A curfew for teenagers will be enforced on the streets of Milwaukee tonight starting at 10 p.m. in the wake of the civil unrest that has overtaken parts of the city, Mayor Tom Barrett said.
Milwaukee police sparred with protesters, activists and rioters in the Sherman Park neighborhood of Milwaukee over the weekend and into early Monday morning, making 14 arrests.
Sherman Park has a large African-American population.
One shooting victim, an 18-year-old male, and at least one officer were taken to the hospital, authorities said. About 30 shots were fired, and three squad cars were damaged with one set on fire, according to Police Chief Ed Flynn. Seven officers were injured, he said.
Flynn and Barrett, who spoke to the press after attending the Milwaukee Police Department's swearing-in ceremony for new police recruits, painted a portrait of disorder on the streets of Sherman Park, and noted that officers were struck with flying rocks and bricks to the hands, knees, ankles and shoulders.
Two officers suffered from glass fragments in their eyes after a rock went through the windshield of their squad car, Flynn said.
The skirmishes began on Saturday after a Milwaukee officer fatally shot a 23-year-old man, whom officials say was armed and had a criminal record. There were 17 arrests made on Saturday night, police said.
The confrontations continued overnight and resumed on Sunday night.
Earlier on Sunday, the Wisconsin National Guard was activated, and 125 personnel were sent to the city. Mayor Barrett specified that they were activated to help with the situation but "not deployed."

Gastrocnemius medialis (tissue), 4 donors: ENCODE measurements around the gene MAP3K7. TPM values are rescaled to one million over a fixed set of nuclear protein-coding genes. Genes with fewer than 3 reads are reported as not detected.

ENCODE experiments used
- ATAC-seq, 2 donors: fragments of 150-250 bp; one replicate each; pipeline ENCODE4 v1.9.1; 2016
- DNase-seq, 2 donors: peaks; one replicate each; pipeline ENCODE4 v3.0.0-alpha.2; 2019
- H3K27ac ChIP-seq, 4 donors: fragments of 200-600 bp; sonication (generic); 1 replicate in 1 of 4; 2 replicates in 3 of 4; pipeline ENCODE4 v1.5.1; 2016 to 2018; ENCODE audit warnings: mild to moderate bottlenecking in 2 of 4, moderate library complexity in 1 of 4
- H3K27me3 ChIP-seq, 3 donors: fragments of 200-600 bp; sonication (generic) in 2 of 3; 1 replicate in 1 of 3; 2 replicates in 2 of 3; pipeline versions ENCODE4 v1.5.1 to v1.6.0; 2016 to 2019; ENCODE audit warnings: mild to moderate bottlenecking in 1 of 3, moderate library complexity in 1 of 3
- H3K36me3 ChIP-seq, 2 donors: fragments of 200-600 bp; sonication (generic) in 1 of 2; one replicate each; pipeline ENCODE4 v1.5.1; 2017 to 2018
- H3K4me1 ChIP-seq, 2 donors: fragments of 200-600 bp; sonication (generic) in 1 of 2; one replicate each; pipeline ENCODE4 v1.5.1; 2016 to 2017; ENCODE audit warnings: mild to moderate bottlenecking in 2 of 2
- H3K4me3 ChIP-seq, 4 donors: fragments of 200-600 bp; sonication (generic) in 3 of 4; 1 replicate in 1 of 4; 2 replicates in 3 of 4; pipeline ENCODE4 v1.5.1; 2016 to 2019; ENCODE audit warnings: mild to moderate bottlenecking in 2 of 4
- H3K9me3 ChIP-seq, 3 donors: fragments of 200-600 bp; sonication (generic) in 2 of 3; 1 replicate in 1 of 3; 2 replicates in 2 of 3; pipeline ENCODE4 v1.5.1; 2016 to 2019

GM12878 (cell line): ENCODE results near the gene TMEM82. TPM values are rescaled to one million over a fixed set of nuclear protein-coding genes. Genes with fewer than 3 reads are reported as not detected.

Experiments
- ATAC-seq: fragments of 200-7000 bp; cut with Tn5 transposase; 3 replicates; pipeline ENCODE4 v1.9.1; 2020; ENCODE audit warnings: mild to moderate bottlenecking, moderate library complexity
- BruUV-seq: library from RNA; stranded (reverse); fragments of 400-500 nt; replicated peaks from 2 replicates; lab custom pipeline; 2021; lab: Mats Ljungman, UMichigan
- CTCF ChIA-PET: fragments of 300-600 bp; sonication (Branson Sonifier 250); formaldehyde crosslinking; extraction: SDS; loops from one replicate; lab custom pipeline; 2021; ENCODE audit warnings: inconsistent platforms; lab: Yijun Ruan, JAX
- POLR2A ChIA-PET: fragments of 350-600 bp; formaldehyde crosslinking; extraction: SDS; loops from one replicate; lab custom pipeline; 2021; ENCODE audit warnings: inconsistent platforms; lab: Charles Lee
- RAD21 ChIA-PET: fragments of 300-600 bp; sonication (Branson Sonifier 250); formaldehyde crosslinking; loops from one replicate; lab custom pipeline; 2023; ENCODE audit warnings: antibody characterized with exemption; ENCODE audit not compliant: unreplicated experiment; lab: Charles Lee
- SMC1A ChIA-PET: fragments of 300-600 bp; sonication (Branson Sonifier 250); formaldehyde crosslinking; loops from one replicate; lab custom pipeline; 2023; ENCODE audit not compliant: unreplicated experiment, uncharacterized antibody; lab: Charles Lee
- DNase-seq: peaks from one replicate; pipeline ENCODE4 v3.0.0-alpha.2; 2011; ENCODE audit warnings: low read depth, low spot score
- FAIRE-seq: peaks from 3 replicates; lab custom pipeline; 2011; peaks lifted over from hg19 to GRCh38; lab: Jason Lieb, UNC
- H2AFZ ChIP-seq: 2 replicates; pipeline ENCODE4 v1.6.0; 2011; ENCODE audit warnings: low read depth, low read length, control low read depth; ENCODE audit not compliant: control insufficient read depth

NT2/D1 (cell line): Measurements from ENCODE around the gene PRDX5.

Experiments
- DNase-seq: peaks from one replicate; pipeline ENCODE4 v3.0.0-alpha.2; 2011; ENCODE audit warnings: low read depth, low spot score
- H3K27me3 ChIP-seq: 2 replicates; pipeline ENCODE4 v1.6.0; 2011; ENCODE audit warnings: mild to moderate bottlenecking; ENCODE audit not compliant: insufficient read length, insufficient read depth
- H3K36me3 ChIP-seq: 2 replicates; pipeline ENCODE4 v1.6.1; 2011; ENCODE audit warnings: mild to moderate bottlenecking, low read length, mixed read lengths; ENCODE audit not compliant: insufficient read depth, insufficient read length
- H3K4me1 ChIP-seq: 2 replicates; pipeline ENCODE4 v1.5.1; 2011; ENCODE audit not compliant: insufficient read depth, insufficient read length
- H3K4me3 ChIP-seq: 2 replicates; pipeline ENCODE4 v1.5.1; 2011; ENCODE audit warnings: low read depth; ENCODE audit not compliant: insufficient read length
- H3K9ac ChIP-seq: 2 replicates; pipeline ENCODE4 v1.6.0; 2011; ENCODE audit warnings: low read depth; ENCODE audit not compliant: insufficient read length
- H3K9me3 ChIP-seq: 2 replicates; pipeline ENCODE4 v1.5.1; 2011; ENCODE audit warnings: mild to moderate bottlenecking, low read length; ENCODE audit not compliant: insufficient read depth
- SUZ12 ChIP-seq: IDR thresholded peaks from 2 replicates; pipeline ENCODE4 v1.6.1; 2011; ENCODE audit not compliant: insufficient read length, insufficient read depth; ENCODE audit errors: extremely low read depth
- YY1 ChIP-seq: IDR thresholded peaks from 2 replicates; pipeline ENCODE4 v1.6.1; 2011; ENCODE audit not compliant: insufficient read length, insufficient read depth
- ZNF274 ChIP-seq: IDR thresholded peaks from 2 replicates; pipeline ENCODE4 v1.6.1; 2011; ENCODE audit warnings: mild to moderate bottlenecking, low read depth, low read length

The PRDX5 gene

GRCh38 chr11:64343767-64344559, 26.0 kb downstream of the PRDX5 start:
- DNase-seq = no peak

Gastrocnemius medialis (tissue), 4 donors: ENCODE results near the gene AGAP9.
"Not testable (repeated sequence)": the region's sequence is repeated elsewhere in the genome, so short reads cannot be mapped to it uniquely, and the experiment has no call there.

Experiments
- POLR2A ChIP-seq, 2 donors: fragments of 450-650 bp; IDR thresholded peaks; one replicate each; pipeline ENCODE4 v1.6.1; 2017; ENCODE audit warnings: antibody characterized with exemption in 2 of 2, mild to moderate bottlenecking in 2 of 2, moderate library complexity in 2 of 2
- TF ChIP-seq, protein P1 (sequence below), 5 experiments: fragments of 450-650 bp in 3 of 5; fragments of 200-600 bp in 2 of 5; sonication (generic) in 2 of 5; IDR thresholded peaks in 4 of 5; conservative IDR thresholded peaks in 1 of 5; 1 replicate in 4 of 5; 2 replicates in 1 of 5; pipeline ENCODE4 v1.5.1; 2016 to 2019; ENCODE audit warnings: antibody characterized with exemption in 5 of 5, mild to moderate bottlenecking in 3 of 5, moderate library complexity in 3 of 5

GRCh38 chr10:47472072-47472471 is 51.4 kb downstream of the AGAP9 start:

"Following a request from Milwaukee County Sheriff David Clarke, and after discussions with Milwaukee Mayor Tom Barrett and Adjutant General Donald Dunbar I have activated the Wisconsin National Guard to be in a position to aid local law enforcement upon request," Wisconsin Gov. Scott Walker said in a statement.
Barrett also addressed questions about body camera footage of the shooting victim and said he saw a still image that demonstrated the individual was armed. He said that footage was under review by state officials and that it would be released to the public at "some later point."
Earlier on Sunday, White House Deputy Press Secretary Jen Friedman said President Obama had been briefed on the events that took place in Milwaukee.
Prior to today's news conference, an atmosphere or gravity hung over the swearing-in ceremony for new recruits, due to violence that had taken place in the city over the weekend.
Barrett addressed the violence obliquely while speaking to the recruits, and praised the work of police officers.
"You have chosen an incredible path," he said.